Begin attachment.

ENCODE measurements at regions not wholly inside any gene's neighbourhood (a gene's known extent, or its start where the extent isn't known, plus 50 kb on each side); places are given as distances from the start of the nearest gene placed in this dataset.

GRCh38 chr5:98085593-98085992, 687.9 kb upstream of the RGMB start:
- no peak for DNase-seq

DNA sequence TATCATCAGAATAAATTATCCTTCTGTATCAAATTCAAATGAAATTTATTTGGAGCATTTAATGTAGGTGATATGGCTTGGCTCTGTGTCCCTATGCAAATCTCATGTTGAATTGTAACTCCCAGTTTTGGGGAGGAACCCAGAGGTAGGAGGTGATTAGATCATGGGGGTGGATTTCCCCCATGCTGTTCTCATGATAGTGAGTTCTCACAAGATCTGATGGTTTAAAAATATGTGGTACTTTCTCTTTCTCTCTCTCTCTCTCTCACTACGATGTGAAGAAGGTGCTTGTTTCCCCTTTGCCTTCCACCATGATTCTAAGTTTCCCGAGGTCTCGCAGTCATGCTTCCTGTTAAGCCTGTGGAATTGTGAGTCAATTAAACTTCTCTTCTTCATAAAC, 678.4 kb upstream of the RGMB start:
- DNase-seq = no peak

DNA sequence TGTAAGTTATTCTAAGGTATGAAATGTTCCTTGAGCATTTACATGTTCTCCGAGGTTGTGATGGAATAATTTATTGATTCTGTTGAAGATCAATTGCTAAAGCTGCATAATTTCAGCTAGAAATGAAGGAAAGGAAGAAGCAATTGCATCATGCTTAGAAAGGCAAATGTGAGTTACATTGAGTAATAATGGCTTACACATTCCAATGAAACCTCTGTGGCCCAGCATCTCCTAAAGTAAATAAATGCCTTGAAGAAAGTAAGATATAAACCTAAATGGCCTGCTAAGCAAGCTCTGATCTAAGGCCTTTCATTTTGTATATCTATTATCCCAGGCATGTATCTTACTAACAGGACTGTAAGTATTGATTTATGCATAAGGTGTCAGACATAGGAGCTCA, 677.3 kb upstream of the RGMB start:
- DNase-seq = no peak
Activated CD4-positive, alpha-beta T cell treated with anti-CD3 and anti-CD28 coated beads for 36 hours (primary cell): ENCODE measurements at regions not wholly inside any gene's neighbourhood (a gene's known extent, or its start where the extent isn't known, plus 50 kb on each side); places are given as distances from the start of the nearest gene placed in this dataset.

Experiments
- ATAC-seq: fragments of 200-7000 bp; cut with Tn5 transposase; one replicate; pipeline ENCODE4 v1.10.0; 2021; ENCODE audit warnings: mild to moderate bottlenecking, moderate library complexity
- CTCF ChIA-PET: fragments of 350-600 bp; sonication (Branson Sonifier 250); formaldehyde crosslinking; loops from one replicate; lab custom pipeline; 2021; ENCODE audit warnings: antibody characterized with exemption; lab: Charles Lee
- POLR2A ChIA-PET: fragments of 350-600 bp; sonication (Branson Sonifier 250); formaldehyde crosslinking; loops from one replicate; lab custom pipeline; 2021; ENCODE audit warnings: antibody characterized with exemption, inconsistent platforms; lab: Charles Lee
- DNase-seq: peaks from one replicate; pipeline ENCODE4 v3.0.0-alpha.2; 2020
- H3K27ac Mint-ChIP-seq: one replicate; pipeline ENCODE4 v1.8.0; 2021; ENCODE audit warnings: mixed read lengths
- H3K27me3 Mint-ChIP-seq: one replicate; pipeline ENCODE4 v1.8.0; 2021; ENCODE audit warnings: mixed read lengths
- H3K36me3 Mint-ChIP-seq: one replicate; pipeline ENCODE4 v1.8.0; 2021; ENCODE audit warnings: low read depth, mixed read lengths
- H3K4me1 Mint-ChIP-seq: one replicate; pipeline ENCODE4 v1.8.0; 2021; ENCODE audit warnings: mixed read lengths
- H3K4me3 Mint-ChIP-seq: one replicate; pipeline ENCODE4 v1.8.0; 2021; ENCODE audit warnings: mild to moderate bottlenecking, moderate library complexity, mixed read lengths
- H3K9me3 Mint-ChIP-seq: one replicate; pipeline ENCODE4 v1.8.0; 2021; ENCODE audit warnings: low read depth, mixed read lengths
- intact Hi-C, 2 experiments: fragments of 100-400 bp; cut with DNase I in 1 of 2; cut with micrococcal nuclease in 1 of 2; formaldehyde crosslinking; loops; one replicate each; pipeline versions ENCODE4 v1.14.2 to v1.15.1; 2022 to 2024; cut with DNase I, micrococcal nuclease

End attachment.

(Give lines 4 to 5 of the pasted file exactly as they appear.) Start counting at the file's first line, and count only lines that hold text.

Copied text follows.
DNA sequence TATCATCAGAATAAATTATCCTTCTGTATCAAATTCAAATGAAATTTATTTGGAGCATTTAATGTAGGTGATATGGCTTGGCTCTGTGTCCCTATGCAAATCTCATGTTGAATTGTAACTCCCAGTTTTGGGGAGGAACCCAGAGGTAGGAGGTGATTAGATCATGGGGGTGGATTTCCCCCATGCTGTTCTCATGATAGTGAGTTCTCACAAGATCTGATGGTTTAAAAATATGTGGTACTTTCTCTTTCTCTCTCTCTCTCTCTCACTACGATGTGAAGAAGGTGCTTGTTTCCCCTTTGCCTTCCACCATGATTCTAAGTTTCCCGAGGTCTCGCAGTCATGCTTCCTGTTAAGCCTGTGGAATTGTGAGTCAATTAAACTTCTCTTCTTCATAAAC, 678.4 kb upstream of the RGMB start:
- DNase-seq = no peak